After being left a little cold by the very start of the series, I have to confess that I'm warming to Real Drive quite nicely. Production I.G's work on the animation is absolutely top-notch, and they do a fantastic job of creating both the virtual and real world's of the show as well as intertwining the two. While the storyline is still a little vague, it looks as though it could well visit some interesting places regarding the relationship between humankind and nature, as well as some deeper questions about the nature of consciousness, which is always the kind of thing you can expect a show of this ilk to do in a well-researched and thoughtful way. It's still too early to make Real Drive a series to recommend watching, but it now officially gets a 'this has promise' sticker to wear around. Virtually speaking, of course, so they can only wear it in the Metal.

Kurenai - Episode 8

After last episode seeing Murasaki's whereabouts discovered by the Kuhouin family, I was fully expecting to see a change in this latest instalment to something a little more fraught and action packed... and bizarrely, despite the fact that I was expecting Kurenai to be action-oriented before I started watching it, I was actually rather disappointed by that thought.

Thankfully, episode eight of this series chose to almost entirely delay anything along those lines for at least another episode, instead opting to give us another episode of beautiful bonding between Murasaki, Shinkurou and the other residents of his apartment block, and yet more glittering dialogue, the like of which has made this show my firm favourite of the Spring anime season.

The mainstay is the episode is the decision to help Murasaki celebrate Shichi-Go-San, something Japanese kids apparently celebrate when they are three, five or (in Murasaki's case) seven years old. You learn something new every day. Anyway, the group's celebration involves taking Murasaki to a shrine, and as Shinkurou takes her home at the end of the day we get one of those wonderful exchanges that really mark out the qualities of Kurenai, a conversation which is in turn amusing, embarrassing and touching. Indeed, the closing minutes of this episode demonstrate just how close Murasaki and her protector have become, and despite the formers view of that relationship perhaps being corrupted somewhat by Tamaki's rather perverted view of the world, it's all really quite sweet. It isn't all good news though, as Ginko's research into the Kuhouin's delivers a real bombshell for Shinkurou.

I've noted before that Kurenai can even be a great series in episodes when nothing happens thanks to some snappy dialogue and great characters, but it should also get kudos for those moments when something important is going on. The tail end of this episode, from Murasaki trying to tell Shinkurou how she feels about him through to the bombshell that is delivered to him by Ginko and the last couple of minutes where everything begins to fall apart are an absolute masterclass in both characterisation and how to convey emotion in anime. Even without any over-the-top emotional reactions from any of the characters I found myself becoming entagled in their feelings and fears - Surely a sign of a grade A series.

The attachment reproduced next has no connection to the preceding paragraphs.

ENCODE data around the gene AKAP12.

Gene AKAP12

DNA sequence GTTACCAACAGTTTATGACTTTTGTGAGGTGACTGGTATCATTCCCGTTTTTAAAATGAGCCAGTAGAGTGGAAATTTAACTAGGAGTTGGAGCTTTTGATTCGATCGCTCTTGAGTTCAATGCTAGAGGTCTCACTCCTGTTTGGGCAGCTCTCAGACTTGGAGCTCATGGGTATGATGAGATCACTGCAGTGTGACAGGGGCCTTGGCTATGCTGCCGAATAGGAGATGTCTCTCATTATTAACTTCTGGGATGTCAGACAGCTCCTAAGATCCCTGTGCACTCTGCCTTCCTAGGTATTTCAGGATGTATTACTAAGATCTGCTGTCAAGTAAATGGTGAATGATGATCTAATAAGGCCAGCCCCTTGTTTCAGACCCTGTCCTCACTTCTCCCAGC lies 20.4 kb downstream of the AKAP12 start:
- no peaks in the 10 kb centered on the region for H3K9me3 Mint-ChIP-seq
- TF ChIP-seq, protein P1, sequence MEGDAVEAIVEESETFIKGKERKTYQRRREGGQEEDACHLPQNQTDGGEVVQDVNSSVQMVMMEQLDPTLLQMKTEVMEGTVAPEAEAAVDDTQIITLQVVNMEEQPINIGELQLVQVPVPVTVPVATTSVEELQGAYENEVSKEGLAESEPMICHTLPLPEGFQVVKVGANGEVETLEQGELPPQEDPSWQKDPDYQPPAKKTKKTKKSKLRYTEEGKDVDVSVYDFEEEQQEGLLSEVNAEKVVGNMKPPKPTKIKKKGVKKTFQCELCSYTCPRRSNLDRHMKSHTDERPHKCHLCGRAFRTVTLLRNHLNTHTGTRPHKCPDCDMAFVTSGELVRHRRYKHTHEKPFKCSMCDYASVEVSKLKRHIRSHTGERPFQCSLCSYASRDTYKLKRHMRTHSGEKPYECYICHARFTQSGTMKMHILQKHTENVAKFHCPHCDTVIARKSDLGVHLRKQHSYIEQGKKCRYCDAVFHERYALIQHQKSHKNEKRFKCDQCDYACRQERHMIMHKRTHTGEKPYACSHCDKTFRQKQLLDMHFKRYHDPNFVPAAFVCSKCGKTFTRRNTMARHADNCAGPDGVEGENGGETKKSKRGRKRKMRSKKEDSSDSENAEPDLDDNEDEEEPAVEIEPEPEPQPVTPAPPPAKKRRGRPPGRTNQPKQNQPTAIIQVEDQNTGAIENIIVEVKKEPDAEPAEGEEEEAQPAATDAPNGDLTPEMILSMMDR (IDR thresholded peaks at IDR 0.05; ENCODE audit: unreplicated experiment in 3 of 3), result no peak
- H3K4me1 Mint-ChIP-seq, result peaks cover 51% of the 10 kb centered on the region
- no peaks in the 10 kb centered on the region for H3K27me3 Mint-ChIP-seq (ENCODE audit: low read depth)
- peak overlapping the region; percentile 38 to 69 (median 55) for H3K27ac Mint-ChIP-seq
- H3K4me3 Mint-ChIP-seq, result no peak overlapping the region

Gunslinger Girl - Il Teatrino - Episode 7

As we reach the seventh episode of Il Teatrino, once again we find the focus shifting away from the girls themselves, with this particular instalment focusing on the story of one of the terrorists. Thus, we learn why Franca has chosen the path that she has, as well as seeing her get into (and rescued from) a very sticky situation.

While Franca's reasons for becoming a terrorist are at least somewhat understandable, due to her father being imprisoned for a crime he didn't commit and then dying in jail before this could be brought to light, her response to this miscarriage of justice seems to be rather disproportionate. I know this has been referenced by another character in the last episode, but it must be said that much of her personality is something of a paradox - Here is a woman who will stop to help a pregnant woman, but yet has no qualms about extinguishing innocent lives as part of her vague campaign to 'change things'. Of course, we could easily drift into a deep and never-ending discussion about the roots of terrorism, but sticking solely to this series Franca's justifications and need to follow the path she has chosen seem rather weak, especially for someone so intelligent and with so much to offer - I simply can't buy her reasoning for taking such desperate measures.

Aside from that big question mark hanging over the episode, we do get to see Pinnochio at his most terrifyingly brutal, doing him justice as an opponent to be feared. Beyond that though, by the end of the episode there isn't a huge amount that has changed from how it started, and even the appearance of Section 2 feels like a rather token effort. Not a bad effort, but the continued focus away from the main characters doesn't really help the series all that much considering how the original Gunslinger Girl's true genius was in its portrayal of the internal and external struggles of the girls.

Sunday, 25 May 2008

Nabari no Ou - Episode 7

The shifting sands of quality that seems to occur between each episode of Nabari no Ou continue again as of episode seven, as once again we find ourselves with an instalment that is little more than setting the scene for what should be a far more action-packed episode eight.